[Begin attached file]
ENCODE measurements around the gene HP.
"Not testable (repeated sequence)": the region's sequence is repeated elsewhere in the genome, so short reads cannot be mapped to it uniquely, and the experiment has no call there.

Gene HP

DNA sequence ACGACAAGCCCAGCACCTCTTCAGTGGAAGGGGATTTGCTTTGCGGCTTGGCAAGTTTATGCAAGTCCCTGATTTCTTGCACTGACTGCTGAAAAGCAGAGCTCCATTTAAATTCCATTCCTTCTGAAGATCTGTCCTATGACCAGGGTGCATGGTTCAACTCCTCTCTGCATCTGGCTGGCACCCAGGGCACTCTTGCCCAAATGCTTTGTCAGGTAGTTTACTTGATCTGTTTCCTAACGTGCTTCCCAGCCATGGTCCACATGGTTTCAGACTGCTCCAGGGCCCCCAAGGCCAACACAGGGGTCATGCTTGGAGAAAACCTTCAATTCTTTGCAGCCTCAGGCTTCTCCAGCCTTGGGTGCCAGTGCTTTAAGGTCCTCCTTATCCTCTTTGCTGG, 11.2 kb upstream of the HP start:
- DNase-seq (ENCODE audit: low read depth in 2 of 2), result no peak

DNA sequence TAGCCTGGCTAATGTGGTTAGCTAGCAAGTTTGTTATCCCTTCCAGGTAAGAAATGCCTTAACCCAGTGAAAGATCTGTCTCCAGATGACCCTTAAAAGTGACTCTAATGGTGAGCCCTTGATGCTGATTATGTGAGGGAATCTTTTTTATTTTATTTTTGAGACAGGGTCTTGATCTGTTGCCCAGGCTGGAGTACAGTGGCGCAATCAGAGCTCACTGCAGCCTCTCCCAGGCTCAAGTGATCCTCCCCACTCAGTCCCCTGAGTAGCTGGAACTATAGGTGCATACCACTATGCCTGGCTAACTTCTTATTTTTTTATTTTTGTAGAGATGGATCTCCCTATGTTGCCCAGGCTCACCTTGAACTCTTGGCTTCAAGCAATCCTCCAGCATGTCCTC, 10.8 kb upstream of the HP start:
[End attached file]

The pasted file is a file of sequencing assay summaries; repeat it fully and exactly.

ENCODE measurements around the gene HP.
"Not testable (repeated sequence)": the region's sequence is repeated elsewhere in the genome, so short reads cannot be mapped to it uniquely, and the experiment has no call there.

Gene HP

DNA sequence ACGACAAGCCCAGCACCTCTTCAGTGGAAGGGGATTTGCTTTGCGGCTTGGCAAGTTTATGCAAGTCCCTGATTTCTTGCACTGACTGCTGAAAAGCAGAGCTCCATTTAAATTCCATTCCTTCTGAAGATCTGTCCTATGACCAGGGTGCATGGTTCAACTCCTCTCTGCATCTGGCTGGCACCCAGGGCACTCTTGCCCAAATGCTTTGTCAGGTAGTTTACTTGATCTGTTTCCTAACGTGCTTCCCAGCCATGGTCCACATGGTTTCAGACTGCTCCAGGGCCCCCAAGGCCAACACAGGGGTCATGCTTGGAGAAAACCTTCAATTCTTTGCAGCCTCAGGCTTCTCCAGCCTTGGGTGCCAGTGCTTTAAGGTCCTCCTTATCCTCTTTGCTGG, 11.2 kb upstream of the HP start:
- DNase-seq (ENCODE audit: low read depth in 2 of 2), result no peak

DNA sequence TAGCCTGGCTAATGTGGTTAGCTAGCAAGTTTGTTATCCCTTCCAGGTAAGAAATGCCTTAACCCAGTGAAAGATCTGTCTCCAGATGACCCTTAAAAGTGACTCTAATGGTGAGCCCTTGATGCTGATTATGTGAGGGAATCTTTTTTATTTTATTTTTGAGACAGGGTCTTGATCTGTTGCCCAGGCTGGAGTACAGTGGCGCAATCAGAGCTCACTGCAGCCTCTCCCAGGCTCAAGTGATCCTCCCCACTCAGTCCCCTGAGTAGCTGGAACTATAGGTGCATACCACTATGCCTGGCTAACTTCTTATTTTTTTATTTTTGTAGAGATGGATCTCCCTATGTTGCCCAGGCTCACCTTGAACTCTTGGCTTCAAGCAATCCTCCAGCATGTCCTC, 10.8 kb upstream of the HP start: